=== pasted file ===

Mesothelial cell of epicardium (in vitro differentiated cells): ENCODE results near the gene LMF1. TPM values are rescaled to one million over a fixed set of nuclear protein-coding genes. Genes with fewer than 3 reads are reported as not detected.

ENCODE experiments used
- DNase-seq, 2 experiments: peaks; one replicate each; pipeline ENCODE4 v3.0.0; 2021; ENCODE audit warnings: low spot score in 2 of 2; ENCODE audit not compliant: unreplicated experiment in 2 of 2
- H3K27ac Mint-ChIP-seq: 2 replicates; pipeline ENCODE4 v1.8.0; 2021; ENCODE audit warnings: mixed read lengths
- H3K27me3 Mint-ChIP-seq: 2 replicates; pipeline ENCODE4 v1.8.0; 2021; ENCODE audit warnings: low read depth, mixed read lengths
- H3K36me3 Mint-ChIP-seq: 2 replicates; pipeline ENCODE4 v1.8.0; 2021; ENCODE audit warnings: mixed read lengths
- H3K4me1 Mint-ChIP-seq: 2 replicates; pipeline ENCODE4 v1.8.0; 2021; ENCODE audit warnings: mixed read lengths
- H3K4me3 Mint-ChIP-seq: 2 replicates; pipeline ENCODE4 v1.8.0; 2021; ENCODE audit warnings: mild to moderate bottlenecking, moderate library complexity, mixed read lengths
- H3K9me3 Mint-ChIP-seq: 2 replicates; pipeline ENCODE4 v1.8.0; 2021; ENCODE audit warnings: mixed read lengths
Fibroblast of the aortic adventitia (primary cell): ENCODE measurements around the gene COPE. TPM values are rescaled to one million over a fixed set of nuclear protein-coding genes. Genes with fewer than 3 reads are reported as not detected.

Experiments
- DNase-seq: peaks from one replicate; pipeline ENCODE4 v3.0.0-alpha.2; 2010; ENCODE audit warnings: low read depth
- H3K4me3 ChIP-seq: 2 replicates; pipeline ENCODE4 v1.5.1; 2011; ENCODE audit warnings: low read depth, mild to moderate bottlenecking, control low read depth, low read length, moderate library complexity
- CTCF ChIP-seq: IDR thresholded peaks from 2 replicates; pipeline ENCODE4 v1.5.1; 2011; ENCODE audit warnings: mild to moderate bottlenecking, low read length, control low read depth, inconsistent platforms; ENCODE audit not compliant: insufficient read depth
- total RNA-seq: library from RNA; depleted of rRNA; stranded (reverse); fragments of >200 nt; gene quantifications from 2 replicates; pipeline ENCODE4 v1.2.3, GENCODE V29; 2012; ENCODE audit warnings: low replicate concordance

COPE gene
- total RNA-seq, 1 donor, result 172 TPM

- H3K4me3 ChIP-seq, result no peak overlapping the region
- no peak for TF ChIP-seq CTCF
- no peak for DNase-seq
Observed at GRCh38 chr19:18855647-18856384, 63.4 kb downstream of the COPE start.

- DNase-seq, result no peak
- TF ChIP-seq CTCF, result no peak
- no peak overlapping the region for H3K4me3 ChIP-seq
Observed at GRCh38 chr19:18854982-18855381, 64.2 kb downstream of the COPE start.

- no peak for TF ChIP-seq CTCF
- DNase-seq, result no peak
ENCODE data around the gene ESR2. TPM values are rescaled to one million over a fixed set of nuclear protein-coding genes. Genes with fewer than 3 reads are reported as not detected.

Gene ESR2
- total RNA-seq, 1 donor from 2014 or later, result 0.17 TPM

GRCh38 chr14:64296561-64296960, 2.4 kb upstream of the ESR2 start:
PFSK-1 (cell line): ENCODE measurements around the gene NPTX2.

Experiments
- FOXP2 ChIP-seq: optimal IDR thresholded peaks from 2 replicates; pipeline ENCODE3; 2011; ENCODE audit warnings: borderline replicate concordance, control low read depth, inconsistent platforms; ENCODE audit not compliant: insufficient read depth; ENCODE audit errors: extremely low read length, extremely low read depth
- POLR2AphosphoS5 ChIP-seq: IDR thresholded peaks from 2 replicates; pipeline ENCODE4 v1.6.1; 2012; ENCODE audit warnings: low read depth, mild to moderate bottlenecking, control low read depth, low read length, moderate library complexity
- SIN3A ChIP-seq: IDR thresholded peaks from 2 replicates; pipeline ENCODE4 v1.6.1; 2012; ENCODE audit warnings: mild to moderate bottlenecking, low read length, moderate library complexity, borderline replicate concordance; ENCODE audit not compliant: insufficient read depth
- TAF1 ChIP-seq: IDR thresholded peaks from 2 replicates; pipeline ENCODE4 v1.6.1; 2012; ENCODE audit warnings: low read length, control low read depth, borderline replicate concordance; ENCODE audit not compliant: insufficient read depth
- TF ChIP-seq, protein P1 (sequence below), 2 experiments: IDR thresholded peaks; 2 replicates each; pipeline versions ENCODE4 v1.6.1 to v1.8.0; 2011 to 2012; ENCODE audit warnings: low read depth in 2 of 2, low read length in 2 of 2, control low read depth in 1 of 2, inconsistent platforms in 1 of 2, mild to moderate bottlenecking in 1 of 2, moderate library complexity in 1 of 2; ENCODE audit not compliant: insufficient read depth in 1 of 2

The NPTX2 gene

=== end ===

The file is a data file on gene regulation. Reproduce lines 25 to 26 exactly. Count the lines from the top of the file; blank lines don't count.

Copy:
Observed at GRCh38 chr19:18854982-18855381, 64.2 kb downstream of the COPE start.

- no peak for TF ChIP-seq CTCF